Nursing homes resemble the dying breed of Steve Sailer and his depressed, dying, elderly old farts. If they aren't in a nursing home yet, it's all too often they already committed suicide at an earlier age. But some younger white people become diseased and crippled and wind up in a nursing home with elderly people many decades older.
Here is a news report of some unfortunate young folks being stuck in Steve Sailer's and the Republicans' depressed, dying, end-of-the-line resting place - the nursing home.More Young People Entering Nursing Homes, Report Finds
Twenty-six-year-old Adam Martin is confined to a place no young person wants to be -- a nursing home.
Martin is a quadriplegic who lost the use of his legs and arms after being accidentally shot in the neck. He now lives at the Sarasota Health and Rehabilitation Center. "It's lonely here," he told the Associated Press.
In the past eight years, the number of nursing home residents under the age of 65 has increased about 22 percent, according to AP.
"Nursing homes are not prepared in any way shape or form for young people," Jamie Huysman told AOL Health. Huysman is a social worker and spokesman for the International Human Rights Campaign for Caregivers and a member of the National Association of Social Workers.
Most younger patients have to share a room with someone who exceeds their age by 20 years or more, and generational gaps can cause tension. Older residents don't like the louder music of the younger residents, and the younger residents can't be healthy, emotionally and mentally, when they are faced with death everyday.
"It's a depressing place to live," explained Martin to the AP. "People die around you all the time. It starts to really get depressing because all you're seeing is negative, negative, negative."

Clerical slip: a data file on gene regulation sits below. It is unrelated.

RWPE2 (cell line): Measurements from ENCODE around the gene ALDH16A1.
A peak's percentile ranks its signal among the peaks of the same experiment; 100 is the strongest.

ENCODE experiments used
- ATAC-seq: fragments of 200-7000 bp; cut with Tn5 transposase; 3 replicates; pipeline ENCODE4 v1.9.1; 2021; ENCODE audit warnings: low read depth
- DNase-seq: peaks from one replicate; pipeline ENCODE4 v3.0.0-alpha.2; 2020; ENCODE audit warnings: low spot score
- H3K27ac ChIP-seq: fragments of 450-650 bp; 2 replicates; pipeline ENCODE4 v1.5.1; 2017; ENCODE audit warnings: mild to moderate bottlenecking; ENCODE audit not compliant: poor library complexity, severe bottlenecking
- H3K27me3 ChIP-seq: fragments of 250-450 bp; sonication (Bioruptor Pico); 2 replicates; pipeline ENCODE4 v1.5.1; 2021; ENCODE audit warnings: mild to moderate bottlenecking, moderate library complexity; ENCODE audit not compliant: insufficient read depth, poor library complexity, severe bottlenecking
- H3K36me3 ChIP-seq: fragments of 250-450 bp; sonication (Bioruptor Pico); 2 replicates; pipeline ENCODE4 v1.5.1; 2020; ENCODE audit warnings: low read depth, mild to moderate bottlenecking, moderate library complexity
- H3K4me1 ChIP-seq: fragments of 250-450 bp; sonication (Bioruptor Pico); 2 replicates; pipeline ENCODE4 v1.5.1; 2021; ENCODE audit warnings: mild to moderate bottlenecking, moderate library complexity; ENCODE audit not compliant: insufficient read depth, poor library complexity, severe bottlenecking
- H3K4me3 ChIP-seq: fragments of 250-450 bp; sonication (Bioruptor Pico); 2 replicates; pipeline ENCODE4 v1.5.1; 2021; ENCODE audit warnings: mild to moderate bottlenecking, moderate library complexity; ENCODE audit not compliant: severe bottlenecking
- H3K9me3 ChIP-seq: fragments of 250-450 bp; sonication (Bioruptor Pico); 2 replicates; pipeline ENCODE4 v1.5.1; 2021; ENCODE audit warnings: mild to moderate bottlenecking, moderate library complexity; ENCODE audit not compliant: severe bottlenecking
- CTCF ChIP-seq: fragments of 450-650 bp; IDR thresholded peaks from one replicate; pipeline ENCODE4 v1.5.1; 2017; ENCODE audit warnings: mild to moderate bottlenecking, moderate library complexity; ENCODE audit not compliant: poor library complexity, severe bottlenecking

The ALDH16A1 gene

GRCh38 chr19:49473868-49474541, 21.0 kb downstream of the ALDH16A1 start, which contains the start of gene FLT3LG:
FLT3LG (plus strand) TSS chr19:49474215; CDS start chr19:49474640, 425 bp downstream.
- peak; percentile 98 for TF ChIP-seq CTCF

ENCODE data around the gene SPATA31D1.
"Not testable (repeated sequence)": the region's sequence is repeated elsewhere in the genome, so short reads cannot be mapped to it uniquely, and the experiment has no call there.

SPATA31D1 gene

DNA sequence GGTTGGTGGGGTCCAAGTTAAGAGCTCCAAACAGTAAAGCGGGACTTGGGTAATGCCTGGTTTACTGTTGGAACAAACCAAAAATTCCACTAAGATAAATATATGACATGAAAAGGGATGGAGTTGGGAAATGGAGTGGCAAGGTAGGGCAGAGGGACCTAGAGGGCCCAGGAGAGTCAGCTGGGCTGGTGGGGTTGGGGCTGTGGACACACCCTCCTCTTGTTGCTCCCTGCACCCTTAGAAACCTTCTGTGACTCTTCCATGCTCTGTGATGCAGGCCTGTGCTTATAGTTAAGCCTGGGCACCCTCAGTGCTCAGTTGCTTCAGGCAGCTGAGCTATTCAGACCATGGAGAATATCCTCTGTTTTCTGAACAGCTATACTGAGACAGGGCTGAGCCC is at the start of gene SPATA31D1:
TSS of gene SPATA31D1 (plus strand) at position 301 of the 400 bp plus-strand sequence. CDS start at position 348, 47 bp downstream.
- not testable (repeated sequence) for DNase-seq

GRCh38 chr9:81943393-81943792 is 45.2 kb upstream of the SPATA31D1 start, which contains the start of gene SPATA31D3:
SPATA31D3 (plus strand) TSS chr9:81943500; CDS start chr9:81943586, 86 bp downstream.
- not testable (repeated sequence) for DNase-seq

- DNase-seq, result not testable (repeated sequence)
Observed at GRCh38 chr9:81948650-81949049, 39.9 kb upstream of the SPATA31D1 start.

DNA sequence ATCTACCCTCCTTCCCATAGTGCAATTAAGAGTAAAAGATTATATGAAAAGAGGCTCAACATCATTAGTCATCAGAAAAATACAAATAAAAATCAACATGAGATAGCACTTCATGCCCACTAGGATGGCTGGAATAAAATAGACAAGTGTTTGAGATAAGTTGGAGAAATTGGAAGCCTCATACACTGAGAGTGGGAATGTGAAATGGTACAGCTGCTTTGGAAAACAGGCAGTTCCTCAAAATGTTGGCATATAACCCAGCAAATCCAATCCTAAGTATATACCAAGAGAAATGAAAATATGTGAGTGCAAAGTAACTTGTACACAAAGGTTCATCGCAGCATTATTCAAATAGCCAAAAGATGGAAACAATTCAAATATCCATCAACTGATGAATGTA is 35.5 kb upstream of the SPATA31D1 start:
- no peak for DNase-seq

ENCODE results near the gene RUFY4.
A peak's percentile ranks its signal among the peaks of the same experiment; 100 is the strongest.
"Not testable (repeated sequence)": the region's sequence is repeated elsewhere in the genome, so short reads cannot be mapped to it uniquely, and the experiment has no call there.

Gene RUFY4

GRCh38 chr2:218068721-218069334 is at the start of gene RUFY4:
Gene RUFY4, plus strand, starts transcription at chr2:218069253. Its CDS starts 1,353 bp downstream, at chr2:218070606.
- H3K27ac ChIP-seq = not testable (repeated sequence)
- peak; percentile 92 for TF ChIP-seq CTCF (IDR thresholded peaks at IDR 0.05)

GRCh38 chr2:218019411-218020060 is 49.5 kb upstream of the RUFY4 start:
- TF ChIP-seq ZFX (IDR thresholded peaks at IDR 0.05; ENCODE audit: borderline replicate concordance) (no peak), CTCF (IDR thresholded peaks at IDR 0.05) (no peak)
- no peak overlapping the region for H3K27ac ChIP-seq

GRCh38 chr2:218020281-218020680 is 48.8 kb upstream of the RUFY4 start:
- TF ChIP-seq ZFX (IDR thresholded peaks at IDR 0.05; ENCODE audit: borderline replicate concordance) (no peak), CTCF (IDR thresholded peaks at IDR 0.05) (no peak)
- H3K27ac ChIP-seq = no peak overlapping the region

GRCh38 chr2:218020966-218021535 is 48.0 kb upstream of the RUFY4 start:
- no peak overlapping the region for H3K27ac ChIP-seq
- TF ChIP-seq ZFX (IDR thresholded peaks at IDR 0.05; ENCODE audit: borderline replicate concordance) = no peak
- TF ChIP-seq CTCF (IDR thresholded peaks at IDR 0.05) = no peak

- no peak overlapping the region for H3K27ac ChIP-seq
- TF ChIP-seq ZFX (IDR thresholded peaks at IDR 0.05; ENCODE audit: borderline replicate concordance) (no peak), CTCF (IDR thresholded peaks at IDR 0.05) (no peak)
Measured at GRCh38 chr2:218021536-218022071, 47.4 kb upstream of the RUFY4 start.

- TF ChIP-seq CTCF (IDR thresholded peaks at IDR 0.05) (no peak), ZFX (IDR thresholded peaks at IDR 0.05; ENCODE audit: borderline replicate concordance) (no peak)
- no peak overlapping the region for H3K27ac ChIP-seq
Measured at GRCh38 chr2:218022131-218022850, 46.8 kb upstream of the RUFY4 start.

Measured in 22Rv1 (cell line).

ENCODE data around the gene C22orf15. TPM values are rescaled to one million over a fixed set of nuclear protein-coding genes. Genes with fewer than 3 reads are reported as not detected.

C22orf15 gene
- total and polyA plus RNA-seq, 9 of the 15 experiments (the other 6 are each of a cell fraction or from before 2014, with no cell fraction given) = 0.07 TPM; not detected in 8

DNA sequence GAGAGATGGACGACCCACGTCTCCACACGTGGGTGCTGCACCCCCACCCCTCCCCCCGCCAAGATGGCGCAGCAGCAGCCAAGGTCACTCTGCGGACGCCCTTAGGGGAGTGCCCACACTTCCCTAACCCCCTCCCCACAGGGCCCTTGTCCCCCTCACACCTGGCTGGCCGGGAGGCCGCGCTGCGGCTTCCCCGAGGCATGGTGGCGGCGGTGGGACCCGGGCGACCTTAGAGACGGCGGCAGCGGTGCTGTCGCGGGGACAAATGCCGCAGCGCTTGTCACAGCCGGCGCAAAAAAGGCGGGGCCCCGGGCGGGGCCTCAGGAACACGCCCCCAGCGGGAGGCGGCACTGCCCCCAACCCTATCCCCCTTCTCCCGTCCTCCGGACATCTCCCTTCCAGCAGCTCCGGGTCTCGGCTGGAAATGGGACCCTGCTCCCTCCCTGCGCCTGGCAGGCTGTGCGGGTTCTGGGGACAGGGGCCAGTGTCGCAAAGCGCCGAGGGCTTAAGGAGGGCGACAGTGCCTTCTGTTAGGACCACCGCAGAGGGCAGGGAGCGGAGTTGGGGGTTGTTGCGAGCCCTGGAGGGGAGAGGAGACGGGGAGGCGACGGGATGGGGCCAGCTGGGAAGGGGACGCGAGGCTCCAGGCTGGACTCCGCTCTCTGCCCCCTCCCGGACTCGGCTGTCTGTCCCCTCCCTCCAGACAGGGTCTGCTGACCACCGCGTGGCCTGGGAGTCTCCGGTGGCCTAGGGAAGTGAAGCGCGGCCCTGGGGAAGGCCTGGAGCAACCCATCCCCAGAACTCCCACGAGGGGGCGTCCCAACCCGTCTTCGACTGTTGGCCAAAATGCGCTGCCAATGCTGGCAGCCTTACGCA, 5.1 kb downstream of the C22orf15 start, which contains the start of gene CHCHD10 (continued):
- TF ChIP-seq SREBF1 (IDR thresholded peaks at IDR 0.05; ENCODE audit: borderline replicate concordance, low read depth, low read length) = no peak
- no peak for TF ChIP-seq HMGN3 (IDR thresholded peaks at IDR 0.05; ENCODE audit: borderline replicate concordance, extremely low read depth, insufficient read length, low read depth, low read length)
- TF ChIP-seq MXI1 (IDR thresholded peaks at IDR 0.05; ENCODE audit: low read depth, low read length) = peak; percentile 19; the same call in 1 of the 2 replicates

Not all younger residents are in for the long haul. Some are just there to recover from an injury since it is a cheaper method for their insurance companies.
Either way, for those younger people who find themselves disabled, recovering and in a nursing home, sometimes the hardest part of the battle can be psychological.
"It is a real challenge for young people," Dr. James Campbell, Geriatric Center director and executive director of Post Acute and Extended Care at The MetroHealth System in Cleveland, told AOL Health.
Many young residents can slip into depression from their physical limitations, lack of socializing and dreary and sad surroundings. According to Campbell, social perks, such as activities, game nights and social outings, are "critical" and can sometimes make or break the mental and emotional health of a younger resident. "The risk is without that they will be become isolated and depressed."
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